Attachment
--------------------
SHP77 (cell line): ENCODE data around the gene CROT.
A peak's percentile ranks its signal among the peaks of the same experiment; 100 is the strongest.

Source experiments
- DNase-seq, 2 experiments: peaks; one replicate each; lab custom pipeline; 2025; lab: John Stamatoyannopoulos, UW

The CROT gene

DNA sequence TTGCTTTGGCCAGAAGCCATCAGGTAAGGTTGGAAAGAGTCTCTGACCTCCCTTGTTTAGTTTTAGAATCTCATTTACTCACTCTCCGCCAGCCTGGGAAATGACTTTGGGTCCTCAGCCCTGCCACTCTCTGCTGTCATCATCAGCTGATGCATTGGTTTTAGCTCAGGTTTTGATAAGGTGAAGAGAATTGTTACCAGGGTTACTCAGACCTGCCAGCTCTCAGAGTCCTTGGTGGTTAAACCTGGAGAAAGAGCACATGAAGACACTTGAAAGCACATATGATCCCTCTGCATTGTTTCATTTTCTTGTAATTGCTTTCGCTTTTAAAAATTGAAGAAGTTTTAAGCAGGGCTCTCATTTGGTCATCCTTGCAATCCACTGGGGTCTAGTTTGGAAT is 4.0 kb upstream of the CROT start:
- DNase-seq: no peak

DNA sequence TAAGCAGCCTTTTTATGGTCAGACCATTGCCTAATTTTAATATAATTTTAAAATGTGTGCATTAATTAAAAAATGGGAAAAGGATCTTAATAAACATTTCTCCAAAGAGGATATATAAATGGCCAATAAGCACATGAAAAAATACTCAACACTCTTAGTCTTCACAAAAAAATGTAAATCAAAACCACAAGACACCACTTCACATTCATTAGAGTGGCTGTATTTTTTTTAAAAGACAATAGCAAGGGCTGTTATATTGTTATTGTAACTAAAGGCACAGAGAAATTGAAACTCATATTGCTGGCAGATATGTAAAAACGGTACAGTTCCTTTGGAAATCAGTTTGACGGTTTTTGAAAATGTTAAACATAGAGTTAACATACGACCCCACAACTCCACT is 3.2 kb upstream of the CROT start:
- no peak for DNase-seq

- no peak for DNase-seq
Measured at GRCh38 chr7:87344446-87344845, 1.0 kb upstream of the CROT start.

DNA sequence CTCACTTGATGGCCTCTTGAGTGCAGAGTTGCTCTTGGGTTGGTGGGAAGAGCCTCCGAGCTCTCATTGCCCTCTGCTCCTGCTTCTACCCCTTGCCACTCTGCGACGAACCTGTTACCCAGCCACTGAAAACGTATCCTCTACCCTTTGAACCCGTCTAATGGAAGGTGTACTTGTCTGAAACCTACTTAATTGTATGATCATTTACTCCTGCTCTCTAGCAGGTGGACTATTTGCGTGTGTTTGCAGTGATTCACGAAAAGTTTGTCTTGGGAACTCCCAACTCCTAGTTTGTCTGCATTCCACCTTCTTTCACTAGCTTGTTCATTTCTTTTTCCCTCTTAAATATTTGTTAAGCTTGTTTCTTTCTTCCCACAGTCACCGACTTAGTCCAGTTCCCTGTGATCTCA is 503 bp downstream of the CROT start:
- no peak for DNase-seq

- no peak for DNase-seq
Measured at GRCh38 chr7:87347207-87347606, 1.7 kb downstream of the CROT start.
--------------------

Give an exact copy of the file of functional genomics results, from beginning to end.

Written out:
SHP77 (cell line): ENCODE data around the gene CROT.
A peak's percentile ranks its signal among the peaks of the same experiment; 100 is the strongest.

Source experiments
- DNase-seq, 2 experiments: peaks; one replicate each; lab custom pipeline; 2025; lab: John Stamatoyannopoulos, UW

The CROT gene

DNA sequence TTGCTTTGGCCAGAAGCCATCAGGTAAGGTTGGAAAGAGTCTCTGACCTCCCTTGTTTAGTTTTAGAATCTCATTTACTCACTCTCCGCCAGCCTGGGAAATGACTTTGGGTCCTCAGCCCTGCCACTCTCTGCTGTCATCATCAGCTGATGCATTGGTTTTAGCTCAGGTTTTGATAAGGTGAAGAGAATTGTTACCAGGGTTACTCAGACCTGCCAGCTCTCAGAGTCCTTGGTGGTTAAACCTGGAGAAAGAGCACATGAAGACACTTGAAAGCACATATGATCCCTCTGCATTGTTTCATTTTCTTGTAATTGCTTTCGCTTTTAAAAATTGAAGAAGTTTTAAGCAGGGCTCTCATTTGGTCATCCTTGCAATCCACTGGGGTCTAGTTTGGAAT is 4.0 kb upstream of the CROT start:
- DNase-seq: no peak

DNA sequence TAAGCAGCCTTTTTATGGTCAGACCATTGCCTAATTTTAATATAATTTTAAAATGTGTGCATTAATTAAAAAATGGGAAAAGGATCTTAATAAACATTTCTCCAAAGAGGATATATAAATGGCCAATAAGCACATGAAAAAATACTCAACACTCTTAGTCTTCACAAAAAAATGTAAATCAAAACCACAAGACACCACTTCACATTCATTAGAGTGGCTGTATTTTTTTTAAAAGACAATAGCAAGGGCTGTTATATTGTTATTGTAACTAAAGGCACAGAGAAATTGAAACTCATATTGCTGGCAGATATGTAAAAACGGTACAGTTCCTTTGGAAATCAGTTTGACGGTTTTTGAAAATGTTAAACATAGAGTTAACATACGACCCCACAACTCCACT is 3.2 kb upstream of the CROT start:
- no peak for DNase-seq

- no peak for DNase-seq
Measured at GRCh38 chr7:87344446-87344845, 1.0 kb upstream of the CROT start.

DNA sequence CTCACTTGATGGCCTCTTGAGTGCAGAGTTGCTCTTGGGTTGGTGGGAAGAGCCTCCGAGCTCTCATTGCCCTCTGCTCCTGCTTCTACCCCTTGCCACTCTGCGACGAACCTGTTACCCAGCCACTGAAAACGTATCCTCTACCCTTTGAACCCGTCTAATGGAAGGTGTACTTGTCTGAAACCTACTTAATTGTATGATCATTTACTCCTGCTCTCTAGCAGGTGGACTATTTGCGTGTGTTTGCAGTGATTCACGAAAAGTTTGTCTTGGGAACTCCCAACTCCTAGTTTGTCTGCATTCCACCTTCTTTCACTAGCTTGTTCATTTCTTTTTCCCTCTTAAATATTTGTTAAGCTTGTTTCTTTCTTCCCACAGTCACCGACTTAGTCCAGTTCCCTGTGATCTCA is 503 bp downstream of the CROT start:
- no peak for DNase-seq

- no peak for DNase-seq
Measured at GRCh38 chr7:87347207-87347606, 1.7 kb downstream of the CROT start.